In an ideal world, you’ll be granted the best, most generous relocation package that corporate America has to offer. Moving costs, a housing allowance, a signing bonus, and spousal/child relocation support will be yours for the taking, helping your whole family to make the transition with no stress and low out-of-pocket costs.
If you’re making a corporate relocation sometime soon, it’s likely that you have a part of the benefits listed above (or maybe even all of them, which would be great!). However, you might be surprised at the hidden costs of a corporate relocation—especially if you’re moving somewhere you aren’t familiar with.
> Temporary Housing: Sure, you can rent or buy a place sight-unseen, but chances are you’ll end up in a bad neighborhood or with a long commute that makes getting to work every day a grind. Most people move to a temporary home for a few weeks or months while they get to know a new city and examine the housing landscape. This means additional rents, moving your belongings multiple times, hiring temporary storage, and being unable to fully unpack right away (which typically translates to more meals outside of the home). All of these costs can quickly add up.
> Trips to and From the Destination: If you have never been to your relocation city before, you’ll want to visit before you agree to the move. Your family might also wish to accompany you. One trip will make you a tourist; two will give you a chance to get to know the area. However, by the time you do your home search and get everything settled, you’re likely to become a frequent flier. These airline miles and/or gas-fueled road trips can add up.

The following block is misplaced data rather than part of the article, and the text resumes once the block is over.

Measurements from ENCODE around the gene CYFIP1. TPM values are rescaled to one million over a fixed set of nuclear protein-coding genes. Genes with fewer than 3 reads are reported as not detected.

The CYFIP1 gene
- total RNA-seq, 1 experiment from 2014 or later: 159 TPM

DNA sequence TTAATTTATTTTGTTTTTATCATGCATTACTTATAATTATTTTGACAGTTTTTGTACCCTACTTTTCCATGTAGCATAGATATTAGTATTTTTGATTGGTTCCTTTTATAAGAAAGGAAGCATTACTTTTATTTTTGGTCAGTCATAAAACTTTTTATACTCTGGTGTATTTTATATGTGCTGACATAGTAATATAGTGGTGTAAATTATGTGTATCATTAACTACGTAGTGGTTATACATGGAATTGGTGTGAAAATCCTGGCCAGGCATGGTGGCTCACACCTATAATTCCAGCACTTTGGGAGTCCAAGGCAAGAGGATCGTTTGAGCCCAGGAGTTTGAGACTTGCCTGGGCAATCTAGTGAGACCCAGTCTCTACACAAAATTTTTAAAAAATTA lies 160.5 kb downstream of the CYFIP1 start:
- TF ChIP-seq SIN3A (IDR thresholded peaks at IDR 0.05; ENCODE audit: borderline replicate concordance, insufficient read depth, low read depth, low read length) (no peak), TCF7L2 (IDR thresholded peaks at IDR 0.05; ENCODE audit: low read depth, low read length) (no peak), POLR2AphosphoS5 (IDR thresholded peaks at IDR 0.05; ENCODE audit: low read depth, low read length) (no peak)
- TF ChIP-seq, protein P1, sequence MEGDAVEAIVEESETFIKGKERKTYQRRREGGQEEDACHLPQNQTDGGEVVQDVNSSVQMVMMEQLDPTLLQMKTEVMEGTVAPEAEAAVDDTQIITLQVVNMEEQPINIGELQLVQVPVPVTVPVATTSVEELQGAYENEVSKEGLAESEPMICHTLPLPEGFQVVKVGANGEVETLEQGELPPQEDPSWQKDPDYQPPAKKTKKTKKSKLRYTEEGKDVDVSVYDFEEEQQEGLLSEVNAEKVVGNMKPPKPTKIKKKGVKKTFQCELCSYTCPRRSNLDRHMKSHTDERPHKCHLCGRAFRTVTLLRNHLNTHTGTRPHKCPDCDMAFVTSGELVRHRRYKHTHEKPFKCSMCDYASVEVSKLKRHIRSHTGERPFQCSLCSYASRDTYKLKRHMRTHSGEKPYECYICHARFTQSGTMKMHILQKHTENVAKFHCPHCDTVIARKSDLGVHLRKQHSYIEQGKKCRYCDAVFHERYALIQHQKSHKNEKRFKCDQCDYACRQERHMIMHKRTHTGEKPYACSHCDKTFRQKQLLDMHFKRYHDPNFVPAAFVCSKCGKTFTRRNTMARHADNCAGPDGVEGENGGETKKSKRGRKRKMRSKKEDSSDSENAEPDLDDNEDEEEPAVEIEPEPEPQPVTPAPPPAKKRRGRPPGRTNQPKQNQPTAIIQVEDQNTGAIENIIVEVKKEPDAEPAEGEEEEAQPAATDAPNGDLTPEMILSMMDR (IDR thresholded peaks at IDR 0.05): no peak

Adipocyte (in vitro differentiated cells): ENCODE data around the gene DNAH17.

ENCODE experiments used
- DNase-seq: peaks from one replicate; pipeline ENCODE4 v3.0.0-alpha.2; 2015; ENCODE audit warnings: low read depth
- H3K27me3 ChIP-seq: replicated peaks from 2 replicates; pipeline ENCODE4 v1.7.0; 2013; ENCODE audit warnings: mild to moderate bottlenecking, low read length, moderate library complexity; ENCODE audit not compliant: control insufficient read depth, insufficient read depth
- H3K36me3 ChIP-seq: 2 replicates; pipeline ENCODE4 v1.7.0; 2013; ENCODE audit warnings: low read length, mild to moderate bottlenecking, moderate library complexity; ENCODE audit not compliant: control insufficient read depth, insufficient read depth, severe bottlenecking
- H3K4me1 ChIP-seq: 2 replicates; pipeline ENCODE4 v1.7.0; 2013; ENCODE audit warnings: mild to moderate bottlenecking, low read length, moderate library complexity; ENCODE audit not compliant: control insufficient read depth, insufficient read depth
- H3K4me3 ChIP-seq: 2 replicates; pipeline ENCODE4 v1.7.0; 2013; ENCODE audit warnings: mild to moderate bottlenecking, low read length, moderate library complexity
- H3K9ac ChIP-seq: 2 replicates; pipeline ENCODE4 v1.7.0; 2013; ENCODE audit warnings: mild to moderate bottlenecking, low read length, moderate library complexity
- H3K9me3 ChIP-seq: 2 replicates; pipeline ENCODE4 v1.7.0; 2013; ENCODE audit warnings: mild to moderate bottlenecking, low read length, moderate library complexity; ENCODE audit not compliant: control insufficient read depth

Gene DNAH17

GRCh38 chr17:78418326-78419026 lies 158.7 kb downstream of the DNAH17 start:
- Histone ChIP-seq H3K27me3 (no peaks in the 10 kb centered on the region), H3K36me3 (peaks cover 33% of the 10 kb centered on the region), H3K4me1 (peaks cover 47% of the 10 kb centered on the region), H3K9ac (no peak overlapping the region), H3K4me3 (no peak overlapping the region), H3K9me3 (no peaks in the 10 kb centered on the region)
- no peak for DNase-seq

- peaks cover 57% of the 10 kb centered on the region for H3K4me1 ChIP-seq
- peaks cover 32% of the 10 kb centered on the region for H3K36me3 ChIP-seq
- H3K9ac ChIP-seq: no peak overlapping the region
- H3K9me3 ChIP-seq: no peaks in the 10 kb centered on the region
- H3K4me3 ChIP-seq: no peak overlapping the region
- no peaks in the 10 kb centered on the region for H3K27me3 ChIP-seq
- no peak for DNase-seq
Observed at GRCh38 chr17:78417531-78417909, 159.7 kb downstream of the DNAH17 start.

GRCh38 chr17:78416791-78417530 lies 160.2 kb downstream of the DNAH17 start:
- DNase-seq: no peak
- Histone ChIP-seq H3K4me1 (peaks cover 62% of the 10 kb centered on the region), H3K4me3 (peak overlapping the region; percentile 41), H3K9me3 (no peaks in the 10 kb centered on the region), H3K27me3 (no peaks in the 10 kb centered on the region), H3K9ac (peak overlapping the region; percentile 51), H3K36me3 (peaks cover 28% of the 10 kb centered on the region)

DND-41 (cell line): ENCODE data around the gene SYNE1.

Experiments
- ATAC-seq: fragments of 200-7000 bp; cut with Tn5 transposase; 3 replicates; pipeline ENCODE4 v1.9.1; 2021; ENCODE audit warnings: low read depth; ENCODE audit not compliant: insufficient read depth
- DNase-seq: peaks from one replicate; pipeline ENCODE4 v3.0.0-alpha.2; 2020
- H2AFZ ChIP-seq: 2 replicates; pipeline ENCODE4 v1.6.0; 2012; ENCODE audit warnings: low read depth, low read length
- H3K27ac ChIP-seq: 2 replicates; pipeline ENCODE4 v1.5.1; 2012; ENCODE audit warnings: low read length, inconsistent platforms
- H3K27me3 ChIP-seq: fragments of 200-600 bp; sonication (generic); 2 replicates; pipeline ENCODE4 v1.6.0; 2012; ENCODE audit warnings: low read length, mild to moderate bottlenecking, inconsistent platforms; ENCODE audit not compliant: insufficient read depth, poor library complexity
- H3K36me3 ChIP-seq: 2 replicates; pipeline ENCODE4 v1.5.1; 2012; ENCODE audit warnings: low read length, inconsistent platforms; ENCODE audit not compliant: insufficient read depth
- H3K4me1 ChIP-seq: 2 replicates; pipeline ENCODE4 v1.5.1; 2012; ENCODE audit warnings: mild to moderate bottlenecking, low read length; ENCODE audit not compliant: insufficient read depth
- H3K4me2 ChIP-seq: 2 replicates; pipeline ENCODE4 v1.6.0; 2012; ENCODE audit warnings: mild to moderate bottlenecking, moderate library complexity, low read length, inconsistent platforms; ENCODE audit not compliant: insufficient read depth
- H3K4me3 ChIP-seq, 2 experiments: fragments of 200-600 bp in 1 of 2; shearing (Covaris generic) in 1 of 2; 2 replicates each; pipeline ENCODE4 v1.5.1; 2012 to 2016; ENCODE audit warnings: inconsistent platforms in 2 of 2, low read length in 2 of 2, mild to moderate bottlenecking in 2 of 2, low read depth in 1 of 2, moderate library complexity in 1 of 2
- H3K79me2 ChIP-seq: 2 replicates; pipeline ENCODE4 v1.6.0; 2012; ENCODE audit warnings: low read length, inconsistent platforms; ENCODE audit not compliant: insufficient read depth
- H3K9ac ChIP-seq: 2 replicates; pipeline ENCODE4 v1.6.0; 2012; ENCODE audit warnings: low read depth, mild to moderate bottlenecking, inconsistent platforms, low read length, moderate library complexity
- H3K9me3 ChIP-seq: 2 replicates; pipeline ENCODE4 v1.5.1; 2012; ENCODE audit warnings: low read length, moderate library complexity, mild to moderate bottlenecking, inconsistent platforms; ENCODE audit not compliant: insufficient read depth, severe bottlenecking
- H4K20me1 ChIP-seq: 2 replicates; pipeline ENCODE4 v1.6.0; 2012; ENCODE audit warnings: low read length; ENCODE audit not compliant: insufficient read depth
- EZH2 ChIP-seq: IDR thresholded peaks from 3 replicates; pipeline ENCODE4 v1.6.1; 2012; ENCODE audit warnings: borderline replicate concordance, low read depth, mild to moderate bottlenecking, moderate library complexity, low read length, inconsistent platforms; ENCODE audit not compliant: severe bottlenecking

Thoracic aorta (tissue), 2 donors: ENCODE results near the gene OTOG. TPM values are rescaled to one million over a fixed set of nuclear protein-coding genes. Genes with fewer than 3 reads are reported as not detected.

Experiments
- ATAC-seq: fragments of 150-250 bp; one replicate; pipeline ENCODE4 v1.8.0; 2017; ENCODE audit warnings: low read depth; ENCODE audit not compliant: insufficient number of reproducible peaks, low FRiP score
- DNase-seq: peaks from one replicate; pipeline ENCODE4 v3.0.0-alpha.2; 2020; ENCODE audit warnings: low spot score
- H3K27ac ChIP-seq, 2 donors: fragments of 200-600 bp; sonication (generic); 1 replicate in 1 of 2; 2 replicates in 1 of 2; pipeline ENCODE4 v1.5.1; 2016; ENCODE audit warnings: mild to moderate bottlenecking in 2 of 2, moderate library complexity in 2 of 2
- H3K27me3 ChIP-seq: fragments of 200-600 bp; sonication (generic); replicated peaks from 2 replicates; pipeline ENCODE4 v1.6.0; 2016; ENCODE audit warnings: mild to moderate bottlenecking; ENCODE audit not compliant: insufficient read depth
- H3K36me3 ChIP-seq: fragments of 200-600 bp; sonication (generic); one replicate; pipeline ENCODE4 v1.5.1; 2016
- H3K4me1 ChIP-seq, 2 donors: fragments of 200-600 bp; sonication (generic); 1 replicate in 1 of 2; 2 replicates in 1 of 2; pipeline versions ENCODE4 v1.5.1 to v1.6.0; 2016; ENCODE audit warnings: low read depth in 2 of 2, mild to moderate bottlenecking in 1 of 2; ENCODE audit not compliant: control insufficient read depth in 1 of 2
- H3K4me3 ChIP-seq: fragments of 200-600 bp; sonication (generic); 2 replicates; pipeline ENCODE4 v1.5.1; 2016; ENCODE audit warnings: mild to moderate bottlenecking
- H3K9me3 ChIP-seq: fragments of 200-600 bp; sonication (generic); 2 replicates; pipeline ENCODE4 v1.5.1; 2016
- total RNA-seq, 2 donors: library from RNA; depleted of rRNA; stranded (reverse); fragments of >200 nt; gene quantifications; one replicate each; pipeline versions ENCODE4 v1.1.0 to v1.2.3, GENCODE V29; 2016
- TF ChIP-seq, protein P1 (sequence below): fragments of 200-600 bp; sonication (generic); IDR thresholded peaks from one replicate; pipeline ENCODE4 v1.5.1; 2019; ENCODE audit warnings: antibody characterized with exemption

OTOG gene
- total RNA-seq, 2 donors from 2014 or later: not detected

> Lost Productivity: Relocating anywhere takes up a huge chunk of your time; moving somewhere new and unfamiliar is even more time-consuming. You might not be prepared to budget for quite how much time, stress, and effort will be required before you finally feel “settled.” This can lead to lost productivity at work, which, if you work on commission, can directly translate to your income.
> Local Transportation: Chances are you’ve worked out all the kinks in your daily drive at your current home/place employment. You know when to leave for work, what roads to take, and what kind of public transportation options are best. You’ve adjusted your home life to fit your work life to maximize the amount of free time you have while minimizing your costs. In a new, unfamiliar city, you’ll have to start all that over again.
> Trips Home: Another cost you might not be anticipating is related to traveling back home for work, for play, or for homesickness. It’s difficult to completely sever ties to an old home, especially if you have family or close friends in the area. You may end up spending quite a bit of your new income on regular flights back for holidays and/or special occasions.
Although working for a supportive company is a great first step, there’s rarely a guarantee that your entire move will be covered from a financial perspective. Expect there to be hidden costs and build in a monetary cushion, and you’re more likely to enjoy the whole experience.